Rapid advances in artificial intelligence chatbots are challenging centuries-old principles in intellectual property — and prompting calls for changes to patent and copyright laws.

A new wave of powerful “generative” AI chatbots — such as ChatGPT from OpenAI and Google’s Bard, both of which can produce plausible text and images in response to conversational prompts — has given fresh urgency to ongoing debates in the legal profession and wider society. Should an AI system be considered an inventor and granted a patent for its invention? And how should regulators respond to copyrighted material being fed into AI systems?

Stephen Thaler, a US-based AI expert, has been at the forefront of the debate after he filed two patent applications that named his AI machine Dabus as the inventor of a food container capable of changing shape, and of a flashing light. He has brought legal challenges against IP offices around the world after they rejected his applications and ruled that an AI system cannot be named as the inventor on a patent.

The European Patent Office seems to agree. Its spokesman, Luis Berenguer, says that, for the foreseeable future, AI will remain “mainly a tool for a human inventor”.

Thaler has had some success, however. In 2021, Australia’s Federal Court ruled that Dabus can be an inventor for the purposes of ­Australian law. And, in South Africa, Thaler has obtained a patent listing Dabus as the inventor. He is waiting to hear the verdict of the UK Supreme Court.

“There must be some concessions, otherwise AI systems will be conceiving inventions in the shadows as humans falsely claim authorship and accusations of cheating fly,” Thaler told the Financial Times.

Some lawyers say he has a point. Companies are increasing investment in AI and using it to create inventions. And they want to protect the resulting IP, which can be used to secure more investment. The logical response, they argue, is to change IP law so that AI can either be listed as either the inventor of a patent, or the co-inventor.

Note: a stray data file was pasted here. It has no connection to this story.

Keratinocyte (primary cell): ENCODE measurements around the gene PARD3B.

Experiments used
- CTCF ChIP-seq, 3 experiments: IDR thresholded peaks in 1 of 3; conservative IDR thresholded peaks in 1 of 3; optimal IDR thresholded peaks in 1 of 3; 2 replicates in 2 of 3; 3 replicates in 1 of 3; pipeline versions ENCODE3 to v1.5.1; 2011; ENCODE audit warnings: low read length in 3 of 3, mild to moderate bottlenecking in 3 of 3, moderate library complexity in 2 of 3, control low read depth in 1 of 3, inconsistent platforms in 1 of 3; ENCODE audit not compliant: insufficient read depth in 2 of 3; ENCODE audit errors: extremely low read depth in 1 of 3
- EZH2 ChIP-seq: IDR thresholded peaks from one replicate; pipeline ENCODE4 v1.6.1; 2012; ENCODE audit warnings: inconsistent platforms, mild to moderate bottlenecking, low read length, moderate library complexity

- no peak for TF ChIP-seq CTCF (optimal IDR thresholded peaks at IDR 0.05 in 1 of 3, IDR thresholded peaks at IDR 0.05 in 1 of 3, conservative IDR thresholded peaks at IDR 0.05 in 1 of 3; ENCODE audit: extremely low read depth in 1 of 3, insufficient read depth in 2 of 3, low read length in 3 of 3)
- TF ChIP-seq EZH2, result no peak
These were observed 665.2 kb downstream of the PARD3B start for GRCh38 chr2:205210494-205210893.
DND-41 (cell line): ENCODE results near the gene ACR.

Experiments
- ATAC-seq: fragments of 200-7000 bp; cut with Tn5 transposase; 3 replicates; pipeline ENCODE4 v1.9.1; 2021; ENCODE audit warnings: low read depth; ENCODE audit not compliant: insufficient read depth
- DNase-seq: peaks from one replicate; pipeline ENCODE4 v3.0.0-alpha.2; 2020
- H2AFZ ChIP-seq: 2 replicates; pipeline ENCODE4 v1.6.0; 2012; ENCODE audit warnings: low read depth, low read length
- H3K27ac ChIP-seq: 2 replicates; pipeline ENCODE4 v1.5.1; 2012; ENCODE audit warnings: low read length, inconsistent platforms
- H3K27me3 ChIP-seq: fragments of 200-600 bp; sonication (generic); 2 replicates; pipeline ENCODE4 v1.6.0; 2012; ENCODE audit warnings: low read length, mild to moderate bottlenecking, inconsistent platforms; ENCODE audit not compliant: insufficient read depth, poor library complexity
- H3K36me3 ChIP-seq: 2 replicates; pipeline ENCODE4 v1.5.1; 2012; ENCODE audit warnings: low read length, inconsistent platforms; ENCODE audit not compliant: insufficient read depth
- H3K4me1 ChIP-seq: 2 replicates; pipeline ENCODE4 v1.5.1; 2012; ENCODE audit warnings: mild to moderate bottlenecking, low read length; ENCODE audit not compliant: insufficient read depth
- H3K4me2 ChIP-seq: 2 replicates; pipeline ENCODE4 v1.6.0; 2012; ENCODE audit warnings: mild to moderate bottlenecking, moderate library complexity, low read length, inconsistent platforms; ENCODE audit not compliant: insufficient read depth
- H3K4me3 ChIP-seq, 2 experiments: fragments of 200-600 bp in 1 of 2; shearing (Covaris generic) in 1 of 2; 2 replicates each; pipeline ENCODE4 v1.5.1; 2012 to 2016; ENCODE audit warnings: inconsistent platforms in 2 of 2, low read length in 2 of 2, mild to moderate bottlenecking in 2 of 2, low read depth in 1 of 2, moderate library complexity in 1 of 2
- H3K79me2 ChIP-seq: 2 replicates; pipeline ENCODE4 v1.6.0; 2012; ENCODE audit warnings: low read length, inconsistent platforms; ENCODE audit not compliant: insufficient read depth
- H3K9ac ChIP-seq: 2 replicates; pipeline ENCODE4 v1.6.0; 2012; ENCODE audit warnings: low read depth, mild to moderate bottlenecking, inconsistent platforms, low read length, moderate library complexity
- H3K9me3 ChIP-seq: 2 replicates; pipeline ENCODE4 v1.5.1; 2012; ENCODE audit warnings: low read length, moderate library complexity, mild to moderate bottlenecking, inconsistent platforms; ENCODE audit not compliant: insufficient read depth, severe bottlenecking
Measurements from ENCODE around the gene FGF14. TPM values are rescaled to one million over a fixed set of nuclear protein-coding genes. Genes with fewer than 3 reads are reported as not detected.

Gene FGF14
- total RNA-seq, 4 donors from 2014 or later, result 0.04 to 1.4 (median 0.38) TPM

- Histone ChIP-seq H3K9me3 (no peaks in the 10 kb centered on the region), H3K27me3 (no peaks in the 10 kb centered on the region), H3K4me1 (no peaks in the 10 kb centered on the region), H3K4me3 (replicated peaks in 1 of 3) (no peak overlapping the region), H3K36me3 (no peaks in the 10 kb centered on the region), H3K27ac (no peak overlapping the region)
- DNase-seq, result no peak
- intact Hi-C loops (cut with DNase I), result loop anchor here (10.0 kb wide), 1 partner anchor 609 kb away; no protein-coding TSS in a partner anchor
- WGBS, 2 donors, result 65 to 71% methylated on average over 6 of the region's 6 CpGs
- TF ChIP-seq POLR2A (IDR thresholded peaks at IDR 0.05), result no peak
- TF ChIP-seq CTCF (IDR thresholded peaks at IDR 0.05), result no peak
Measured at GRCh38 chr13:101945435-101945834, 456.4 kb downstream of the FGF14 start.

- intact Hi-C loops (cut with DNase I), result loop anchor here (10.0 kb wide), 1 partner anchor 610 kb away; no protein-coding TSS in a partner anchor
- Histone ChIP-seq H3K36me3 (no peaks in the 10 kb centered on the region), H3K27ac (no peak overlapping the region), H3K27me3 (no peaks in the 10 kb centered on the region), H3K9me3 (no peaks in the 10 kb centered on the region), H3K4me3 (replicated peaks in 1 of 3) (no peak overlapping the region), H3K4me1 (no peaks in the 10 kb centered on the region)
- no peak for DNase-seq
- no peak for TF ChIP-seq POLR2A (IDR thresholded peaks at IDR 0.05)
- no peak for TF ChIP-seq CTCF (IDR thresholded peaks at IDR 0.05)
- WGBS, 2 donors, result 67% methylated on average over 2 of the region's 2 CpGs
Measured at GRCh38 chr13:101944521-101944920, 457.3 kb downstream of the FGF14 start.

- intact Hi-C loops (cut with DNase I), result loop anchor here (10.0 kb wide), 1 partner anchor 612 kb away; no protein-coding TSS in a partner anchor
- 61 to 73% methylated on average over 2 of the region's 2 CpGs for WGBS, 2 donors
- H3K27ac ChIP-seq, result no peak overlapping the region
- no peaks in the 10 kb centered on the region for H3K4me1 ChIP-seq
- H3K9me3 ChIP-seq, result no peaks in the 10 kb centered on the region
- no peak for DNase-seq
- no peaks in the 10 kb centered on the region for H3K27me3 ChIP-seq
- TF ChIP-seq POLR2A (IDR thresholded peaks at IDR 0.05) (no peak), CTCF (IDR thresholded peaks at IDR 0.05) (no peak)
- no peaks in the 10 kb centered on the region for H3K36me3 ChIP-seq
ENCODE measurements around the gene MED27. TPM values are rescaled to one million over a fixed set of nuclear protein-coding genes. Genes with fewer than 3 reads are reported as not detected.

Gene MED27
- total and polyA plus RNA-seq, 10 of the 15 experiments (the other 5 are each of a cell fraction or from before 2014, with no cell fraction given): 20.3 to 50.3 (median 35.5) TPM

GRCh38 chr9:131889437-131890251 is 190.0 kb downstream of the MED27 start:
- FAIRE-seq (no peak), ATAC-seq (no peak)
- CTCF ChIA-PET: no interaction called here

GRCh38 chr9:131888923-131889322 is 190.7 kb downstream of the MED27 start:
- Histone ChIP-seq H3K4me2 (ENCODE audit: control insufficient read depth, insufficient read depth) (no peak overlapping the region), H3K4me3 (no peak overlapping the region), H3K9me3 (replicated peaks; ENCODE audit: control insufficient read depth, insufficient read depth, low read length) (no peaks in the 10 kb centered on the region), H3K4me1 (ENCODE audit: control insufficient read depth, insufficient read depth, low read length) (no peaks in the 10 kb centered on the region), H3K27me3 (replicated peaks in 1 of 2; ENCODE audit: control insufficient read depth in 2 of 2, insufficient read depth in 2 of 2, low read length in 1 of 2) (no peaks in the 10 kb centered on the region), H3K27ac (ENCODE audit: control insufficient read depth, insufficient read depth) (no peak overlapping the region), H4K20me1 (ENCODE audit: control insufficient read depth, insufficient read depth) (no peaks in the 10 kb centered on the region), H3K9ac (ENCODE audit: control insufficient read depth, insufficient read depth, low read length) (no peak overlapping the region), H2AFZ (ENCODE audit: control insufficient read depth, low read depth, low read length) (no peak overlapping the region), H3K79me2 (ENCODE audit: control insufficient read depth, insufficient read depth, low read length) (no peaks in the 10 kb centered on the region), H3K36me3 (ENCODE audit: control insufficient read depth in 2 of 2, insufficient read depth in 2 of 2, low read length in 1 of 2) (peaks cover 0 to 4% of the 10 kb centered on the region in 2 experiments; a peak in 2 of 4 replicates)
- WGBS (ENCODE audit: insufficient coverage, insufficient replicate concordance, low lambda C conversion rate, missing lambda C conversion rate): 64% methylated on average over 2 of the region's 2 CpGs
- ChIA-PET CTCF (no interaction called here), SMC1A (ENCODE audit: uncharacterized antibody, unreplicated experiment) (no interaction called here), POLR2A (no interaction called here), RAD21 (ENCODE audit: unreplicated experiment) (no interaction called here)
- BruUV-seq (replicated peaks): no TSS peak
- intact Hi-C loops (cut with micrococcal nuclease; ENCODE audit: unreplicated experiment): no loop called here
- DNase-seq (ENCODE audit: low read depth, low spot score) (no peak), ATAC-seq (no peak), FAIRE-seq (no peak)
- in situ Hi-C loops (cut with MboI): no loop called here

“It’s unfeasible to keep AI out from the patent system in the long run,” says Bernd Holzgartner, a partner at 2SPL, a German patent law firm. “The current legal framework was not made for this situation and high degree of uncertainty.”

He adds, however, that any change to AI and patent law may take longer than two to three years because patent law “always evolves slowly”.

First, courts must be convinced that the AI system, rather than the human, is in control. And, despite rapid advances in generative AI systems since late last year, experts say that it still requires considerable human guidance — for example, data scientists entering “prompts” or instructions.

But, if AI does become capable of developing patentable inventions with negligible human input, would that make patents, which are designed to spur human innovation and economic growth, irrelevant?

“If AI makes everything so easy to invent . . . if it’s just a case of clicking a button and everyone has access to it, in theory, policymakers may decide that they don’t need to grant patents,” says Mike Williams, partner and AI specialist at Marks & Clerk, an intellectual property law firm.

Elsewhere in IP, litigation over AI is also increasing.

One of the most high-profile legal cases is between picture agency Getty Images and Stability AI, an AI company. In a case filed in London’s High Court, in January, Getty Images claimed that Stability AI, had “unlawfully copied and processed millions of images protected by [its] copyright . . . to benefit Stability AI’s commercial interests and to the detriment of the content creators”.

One possible industry-wide compromise could be a collective licensing scheme, whereby AI companies pay artists to compensate them for using their copyrighted data to train AI systems, suggests Noam Shemtov, professor of intellectual property and technology law at Queen Mary University of London.

Such a scheme would be similar to the licence fee paid by restaurants, cafés, hotels and other businesses to play music to the public.

For their part, large AI companies are hopeful that a legal balance can be struck between the benefits of AI and the rights of copyright holders.

“Copyright and IP law has adapted to new technology in the past and we believe it will do the same with AI,” says OpenAI. “We want everyone to benefit from AI technology and are working with creators, rights owners, policymakers, academics, and other stakeholders on these issues.”

Given how fast AI is changing, IP law may be playing catching up for some time.

Holzgartner, of 2SPL, likens the use of AI in intellectual property to a painting that has only just been started.

“So far, we have a white canvas, with maybe two or three lines drawn on it. We are far away from having a complete picture . . . on how to handle things.”

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